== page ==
A summer wave of Covid-19 has arrived in the US

Deidre McPhillips, CNN | 6/28/2024, 11:19 a.m.
Covid-19 levels have been rising in the United States for weeks as new variants drive what’s become an annual summer …
CDC data suggests that Covid-19 infections are probably growing in at least 38 states as the country faces a summer wave. Mandatory Credit: Justin Sullivan/Getty Images/File via CNN Newsource

Covid-19 levels have been rising in the United States for weeks as new variants drive what’s become an annual summer surge.

Covid-19 surveillance has been scaled back significantly since the US public health emergency ended more than a year ago — individual cases are no longer counted, and severe outcomes are based on representative samples of the population — but the data that is available is showing a consistent upward trend.

Infections are probably growing in at least 38 states, according to data from the US Centers for Disease Control and Prevention. Wastewater surveillance suggests that viral activity is still relatively low, but hospitalizations and deaths are also ticking up.

Covid-19 levels are especially high in the West, where viral levels are back to what they were in February, and in the South, according to the CDC.

“The virus tends to replicate well and to stay alive in an environment with warm and moist conditions. That fits with what we’re seeing,” said Dr. Robert Hopkins, medical director of the National Foundation for Infectious Diseases, a nonprofit public health organization. “The South and the West are steamy and hot right now.”

The summer bump has become a familiar seasonal pattern, but experts warn that the coronavirus can still be quite unpredictable.

“I think it’s still a bit early to say what the pattern is,” Hopkins said. “A large portion of the population has had some exposure to the virus, the peaks have been a little bit less high, and we have tended to see a summer bump as well as a winter increase. But whether that pattern is going to continue or whether it will become an all-year-round disease or whether it will stay in one particular time — I think it’s a little early to say.”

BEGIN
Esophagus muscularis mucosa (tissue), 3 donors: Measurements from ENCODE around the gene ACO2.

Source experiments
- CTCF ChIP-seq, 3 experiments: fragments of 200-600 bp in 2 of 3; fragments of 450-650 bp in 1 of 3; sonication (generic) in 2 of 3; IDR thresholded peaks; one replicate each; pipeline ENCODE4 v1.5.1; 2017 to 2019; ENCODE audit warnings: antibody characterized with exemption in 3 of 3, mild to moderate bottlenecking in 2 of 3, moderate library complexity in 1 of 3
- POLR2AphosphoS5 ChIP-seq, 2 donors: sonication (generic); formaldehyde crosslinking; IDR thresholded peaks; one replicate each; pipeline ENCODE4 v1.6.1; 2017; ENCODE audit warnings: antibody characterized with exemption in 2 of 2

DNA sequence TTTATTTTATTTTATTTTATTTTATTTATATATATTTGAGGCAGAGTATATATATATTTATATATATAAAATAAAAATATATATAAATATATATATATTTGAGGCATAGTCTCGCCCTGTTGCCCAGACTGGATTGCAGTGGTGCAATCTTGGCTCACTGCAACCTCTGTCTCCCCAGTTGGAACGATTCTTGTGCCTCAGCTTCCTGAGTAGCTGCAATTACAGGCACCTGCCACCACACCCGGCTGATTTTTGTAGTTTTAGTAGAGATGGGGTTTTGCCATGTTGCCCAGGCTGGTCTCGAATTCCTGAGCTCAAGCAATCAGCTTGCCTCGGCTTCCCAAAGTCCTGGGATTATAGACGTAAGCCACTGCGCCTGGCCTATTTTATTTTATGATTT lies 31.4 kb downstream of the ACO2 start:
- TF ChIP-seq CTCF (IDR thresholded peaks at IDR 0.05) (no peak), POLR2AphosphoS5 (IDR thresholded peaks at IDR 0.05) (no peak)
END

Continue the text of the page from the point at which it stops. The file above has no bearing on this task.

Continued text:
Data from WastewaterSCAN, a nationwide sewage surveillance network based at Stanford University in partnership with Emory University, suggests that this summer wave started weeks earlier than last summer’s wave and has reached levels similar to last summer’s peak.

“It remains to be seen if this will be a peak level for this surge,” said Dr. Marlene Wolfe, assistant professor of environmental health at Emory and program director for WastewaterSCAN.

“We are always trying to unpack what is potential seasonality with Covid and also what are the impacts of new variants that may be coming through that drive these surges that we see more regularly, more frequently than we do for influenza and RSV,” she said.

Over the past few months, the JN.1 virus variant that drove this winter’s surge has been overtaken by newer offshoots. These so-called FLiRT variants — an acronym that refers to the locations of the amino acid mutations that the virus has picked up — have changes in some places that help them evade the body’s immune response and others that help them become more transmissible. Two of them — KP.3 and KP.2 — now account for more than half of the new Covid infections in the US, according to CDC data.